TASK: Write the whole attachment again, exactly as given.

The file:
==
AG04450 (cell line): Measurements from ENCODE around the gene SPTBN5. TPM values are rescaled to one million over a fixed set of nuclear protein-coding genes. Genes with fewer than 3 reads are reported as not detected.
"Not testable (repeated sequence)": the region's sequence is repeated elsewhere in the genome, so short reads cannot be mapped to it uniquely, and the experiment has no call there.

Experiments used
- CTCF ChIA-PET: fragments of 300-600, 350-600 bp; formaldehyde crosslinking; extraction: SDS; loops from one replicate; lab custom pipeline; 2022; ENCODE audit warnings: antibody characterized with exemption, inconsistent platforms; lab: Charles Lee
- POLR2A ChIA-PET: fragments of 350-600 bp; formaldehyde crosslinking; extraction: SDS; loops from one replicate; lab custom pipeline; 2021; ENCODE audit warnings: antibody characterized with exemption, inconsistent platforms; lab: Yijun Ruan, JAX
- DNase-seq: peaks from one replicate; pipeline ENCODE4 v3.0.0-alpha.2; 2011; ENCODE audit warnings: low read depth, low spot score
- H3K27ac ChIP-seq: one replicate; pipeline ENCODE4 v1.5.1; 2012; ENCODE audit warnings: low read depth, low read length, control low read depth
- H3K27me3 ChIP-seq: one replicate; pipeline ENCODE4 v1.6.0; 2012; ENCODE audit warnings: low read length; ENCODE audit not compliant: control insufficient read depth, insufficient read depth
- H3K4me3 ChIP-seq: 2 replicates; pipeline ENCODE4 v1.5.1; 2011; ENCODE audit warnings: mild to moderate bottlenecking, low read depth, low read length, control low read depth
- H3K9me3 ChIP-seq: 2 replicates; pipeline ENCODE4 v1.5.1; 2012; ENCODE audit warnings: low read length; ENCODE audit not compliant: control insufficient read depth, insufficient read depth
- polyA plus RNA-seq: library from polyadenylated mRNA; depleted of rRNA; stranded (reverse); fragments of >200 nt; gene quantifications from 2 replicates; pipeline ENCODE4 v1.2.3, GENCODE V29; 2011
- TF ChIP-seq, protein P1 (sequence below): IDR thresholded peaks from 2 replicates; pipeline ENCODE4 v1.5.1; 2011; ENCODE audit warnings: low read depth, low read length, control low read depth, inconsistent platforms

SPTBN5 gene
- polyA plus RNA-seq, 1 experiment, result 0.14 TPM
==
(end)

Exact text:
AG04450 (cell line): Measurements from ENCODE around the gene SPTBN5. TPM values are rescaled to one million over a fixed set of nuclear protein-coding genes. Genes with fewer than 3 reads are reported as not detected.
"Not testable (repeated sequence)": the region's sequence is repeated elsewhere in the genome, so short reads cannot be mapped to it uniquely, and the experiment has no call there.

Experiments used
- CTCF ChIA-PET: fragments of 300-600, 350-600 bp; formaldehyde crosslinking; extraction: SDS; loops from one replicate; lab custom pipeline; 2022; ENCODE audit warnings: antibody characterized with exemption, inconsistent platforms; lab: Charles Lee
- POLR2A ChIA-PET: fragments of 350-600 bp; formaldehyde crosslinking; extraction: SDS; loops from one replicate; lab custom pipeline; 2021; ENCODE audit warnings: antibody characterized with exemption, inconsistent platforms; lab: Yijun Ruan, JAX
- DNase-seq: peaks from one replicate; pipeline ENCODE4 v3.0.0-alpha.2; 2011; ENCODE audit warnings: low read depth, low spot score
- H3K27ac ChIP-seq: one replicate; pipeline ENCODE4 v1.5.1; 2012; ENCODE audit warnings: low read depth, low read length, control low read depth
- H3K27me3 ChIP-seq: one replicate; pipeline ENCODE4 v1.6.0; 2012; ENCODE audit warnings: low read length; ENCODE audit not compliant: control insufficient read depth, insufficient read depth
- H3K4me3 ChIP-seq: 2 replicates; pipeline ENCODE4 v1.5.1; 2011; ENCODE audit warnings: mild to moderate bottlenecking, low read depth, low read length, control low read depth
- H3K9me3 ChIP-seq: 2 replicates; pipeline ENCODE4 v1.5.1; 2012; ENCODE audit warnings: low read length; ENCODE audit not compliant: control insufficient read depth, insufficient read depth
- polyA plus RNA-seq: library from polyadenylated mRNA; depleted of rRNA; stranded (reverse); fragments of >200 nt; gene quantifications from 2 replicates; pipeline ENCODE4 v1.2.3, GENCODE V29; 2011
- TF ChIP-seq, protein P1 (sequence below): IDR thresholded peaks from 2 replicates; pipeline ENCODE4 v1.5.1; 2011; ENCODE audit warnings: low read depth, low read length, control low read depth, inconsistent platforms

SPTBN5 gene
- polyA plus RNA-seq, 1 experiment, result 0.14 TPM